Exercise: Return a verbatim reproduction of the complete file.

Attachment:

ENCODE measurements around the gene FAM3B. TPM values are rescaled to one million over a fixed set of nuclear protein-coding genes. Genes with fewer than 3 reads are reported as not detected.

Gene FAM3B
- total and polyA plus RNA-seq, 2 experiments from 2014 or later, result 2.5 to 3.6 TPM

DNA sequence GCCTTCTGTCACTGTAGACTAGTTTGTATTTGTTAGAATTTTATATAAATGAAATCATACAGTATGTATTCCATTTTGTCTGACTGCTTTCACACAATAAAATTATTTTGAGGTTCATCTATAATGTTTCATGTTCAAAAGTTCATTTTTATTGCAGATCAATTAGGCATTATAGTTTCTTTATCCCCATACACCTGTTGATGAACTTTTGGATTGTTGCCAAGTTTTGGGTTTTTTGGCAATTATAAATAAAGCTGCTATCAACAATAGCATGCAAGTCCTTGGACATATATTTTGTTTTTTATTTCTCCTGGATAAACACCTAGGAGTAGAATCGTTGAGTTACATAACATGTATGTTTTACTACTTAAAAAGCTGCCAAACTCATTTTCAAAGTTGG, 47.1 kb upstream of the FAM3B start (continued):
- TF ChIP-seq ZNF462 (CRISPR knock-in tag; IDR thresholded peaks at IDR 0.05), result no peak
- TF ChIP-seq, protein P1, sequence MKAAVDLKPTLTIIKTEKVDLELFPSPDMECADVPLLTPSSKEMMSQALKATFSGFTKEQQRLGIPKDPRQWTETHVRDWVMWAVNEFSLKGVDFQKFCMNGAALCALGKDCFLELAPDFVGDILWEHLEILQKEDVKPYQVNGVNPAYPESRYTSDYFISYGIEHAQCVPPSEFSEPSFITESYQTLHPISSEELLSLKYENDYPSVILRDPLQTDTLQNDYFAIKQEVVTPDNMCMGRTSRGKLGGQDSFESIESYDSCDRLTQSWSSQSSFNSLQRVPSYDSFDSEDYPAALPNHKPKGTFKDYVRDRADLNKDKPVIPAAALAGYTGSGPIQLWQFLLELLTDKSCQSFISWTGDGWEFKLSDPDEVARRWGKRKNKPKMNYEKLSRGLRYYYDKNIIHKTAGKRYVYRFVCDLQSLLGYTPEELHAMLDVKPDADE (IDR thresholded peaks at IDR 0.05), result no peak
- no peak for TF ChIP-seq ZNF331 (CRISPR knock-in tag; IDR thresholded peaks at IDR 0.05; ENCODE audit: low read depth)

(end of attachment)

ENCODE measurements around the gene FAM3B. TPM values are rescaled to one million over a fixed set of nuclear protein-coding genes. Genes with fewer than 3 reads are reported as not detected.

Gene FAM3B
- total and polyA plus RNA-seq, 2 experiments from 2014 or later, result 2.5 to 3.6 TPM

DNA sequence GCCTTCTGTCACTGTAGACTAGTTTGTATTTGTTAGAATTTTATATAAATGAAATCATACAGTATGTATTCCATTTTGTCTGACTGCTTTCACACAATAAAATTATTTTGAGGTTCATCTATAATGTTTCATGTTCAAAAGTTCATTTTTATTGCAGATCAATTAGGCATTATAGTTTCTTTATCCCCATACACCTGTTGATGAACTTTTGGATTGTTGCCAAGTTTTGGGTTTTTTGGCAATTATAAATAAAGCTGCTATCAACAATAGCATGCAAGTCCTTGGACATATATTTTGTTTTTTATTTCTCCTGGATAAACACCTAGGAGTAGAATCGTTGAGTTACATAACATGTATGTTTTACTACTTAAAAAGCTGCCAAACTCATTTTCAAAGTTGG, 47.1 kb upstream of the FAM3B start (continued):
- TF ChIP-seq ZNF462 (CRISPR knock-in tag; IDR thresholded peaks at IDR 0.05), result no peak
- TF ChIP-seq, protein P1, sequence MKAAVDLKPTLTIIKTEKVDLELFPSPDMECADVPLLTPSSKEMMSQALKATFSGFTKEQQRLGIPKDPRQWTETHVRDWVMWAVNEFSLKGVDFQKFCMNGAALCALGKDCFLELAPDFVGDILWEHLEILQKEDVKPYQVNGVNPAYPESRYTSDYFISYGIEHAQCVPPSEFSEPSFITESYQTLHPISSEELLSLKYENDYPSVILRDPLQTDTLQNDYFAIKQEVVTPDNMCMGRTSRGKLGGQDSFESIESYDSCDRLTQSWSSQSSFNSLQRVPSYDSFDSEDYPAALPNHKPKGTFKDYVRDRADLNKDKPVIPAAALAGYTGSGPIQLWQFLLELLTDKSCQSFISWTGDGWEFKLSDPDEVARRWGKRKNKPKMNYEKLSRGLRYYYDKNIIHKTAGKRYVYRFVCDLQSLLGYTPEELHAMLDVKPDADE (IDR thresholded peaks at IDR 0.05), result no peak
- no peak for TF ChIP-seq ZNF331 (CRISPR knock-in tag; IDR thresholded peaks at IDR 0.05; ENCODE audit: low read depth)